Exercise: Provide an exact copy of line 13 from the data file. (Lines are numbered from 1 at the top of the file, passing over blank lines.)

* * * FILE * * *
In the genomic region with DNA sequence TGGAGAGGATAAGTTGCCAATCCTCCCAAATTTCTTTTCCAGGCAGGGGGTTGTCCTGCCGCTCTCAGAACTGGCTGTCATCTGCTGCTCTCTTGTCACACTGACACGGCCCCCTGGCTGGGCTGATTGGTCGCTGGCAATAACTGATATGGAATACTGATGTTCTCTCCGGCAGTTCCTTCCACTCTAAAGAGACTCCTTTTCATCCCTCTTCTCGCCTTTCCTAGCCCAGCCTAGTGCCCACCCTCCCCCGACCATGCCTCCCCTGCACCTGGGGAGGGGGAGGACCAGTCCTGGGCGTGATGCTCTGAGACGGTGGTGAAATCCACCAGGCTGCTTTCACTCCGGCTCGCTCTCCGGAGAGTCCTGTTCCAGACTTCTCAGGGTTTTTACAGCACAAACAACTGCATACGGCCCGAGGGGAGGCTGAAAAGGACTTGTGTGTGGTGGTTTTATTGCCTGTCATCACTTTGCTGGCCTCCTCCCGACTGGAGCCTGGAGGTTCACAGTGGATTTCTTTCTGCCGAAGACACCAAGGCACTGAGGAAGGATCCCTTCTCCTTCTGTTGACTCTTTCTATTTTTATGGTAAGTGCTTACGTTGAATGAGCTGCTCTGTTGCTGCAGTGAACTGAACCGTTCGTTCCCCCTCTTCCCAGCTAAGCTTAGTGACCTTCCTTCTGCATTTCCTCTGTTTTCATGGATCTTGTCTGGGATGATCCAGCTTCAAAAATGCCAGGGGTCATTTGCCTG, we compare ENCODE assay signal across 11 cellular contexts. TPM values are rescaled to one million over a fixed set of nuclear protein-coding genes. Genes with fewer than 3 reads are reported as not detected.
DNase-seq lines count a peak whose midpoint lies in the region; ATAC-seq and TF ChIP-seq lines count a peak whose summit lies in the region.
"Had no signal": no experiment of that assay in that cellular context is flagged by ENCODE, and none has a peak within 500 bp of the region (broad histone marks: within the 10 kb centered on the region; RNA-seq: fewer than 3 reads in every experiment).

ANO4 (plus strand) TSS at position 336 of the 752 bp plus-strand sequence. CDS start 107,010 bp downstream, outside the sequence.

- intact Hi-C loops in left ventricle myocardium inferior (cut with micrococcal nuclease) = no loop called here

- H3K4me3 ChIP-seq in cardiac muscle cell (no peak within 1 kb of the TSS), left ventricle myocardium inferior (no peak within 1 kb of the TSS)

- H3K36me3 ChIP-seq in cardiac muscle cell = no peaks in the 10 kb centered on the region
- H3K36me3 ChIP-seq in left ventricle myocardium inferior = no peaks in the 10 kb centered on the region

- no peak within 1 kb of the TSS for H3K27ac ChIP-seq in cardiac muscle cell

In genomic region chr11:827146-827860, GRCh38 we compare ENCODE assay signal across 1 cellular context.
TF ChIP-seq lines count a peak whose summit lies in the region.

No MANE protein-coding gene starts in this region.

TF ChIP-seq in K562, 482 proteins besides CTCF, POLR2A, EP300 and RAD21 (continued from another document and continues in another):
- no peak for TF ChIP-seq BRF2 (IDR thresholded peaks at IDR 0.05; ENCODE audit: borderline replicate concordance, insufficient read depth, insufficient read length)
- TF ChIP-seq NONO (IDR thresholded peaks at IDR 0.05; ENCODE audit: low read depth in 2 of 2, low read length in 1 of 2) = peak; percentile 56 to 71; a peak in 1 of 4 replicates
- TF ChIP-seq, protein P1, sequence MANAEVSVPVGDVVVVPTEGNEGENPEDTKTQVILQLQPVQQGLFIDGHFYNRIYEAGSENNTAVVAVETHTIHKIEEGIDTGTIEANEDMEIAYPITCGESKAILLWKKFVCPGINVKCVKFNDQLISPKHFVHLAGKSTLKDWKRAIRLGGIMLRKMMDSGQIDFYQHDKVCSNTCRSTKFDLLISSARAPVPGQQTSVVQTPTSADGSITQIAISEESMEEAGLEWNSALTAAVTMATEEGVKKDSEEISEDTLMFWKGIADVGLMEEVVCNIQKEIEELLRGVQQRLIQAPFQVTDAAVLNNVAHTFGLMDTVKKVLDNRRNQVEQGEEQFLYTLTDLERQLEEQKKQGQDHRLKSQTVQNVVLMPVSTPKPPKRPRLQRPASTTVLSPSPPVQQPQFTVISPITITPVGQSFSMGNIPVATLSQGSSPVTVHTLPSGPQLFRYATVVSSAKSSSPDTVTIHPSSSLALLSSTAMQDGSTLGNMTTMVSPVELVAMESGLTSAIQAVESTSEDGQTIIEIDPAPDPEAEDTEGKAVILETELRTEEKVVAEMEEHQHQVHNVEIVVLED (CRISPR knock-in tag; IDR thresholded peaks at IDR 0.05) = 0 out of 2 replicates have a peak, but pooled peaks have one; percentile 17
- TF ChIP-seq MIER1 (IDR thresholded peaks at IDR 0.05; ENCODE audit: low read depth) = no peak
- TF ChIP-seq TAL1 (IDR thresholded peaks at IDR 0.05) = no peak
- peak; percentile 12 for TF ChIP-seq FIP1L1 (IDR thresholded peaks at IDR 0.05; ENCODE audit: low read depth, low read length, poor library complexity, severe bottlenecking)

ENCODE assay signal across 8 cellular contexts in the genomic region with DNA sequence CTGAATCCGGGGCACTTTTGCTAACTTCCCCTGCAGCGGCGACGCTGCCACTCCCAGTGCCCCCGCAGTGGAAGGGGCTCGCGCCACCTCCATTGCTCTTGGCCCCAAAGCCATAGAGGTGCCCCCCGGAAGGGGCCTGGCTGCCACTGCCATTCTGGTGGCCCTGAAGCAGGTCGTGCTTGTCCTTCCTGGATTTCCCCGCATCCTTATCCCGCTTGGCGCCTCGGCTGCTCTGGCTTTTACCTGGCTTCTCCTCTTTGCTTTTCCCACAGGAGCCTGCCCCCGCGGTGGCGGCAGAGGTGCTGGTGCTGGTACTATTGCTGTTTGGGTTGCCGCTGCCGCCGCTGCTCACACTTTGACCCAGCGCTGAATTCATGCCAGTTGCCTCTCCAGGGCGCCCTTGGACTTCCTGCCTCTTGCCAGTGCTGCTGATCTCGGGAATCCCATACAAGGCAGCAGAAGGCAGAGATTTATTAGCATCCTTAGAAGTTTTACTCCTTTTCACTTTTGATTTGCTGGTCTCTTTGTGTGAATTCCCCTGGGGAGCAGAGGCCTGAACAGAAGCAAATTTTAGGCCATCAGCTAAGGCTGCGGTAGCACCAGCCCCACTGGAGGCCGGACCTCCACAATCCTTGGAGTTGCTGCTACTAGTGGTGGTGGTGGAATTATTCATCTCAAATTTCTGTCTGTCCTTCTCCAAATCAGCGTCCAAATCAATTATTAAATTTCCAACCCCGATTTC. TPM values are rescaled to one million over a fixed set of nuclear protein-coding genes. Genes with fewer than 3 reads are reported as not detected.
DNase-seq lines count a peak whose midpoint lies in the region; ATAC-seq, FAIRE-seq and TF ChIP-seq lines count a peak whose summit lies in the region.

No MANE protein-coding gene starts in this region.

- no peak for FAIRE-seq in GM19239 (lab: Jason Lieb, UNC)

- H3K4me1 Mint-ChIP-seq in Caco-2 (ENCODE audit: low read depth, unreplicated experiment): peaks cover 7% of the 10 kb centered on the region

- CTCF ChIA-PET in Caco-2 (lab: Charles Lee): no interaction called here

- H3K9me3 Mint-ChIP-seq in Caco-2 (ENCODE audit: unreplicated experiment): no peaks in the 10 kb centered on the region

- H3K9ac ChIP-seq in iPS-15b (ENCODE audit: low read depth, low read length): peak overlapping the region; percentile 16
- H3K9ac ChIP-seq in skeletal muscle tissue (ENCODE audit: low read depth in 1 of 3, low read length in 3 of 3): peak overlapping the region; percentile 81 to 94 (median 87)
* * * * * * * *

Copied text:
TF ChIP-seq in K562, 482 proteins besides CTCF, POLR2A, EP300 and RAD21 (continued from another document and continues in another):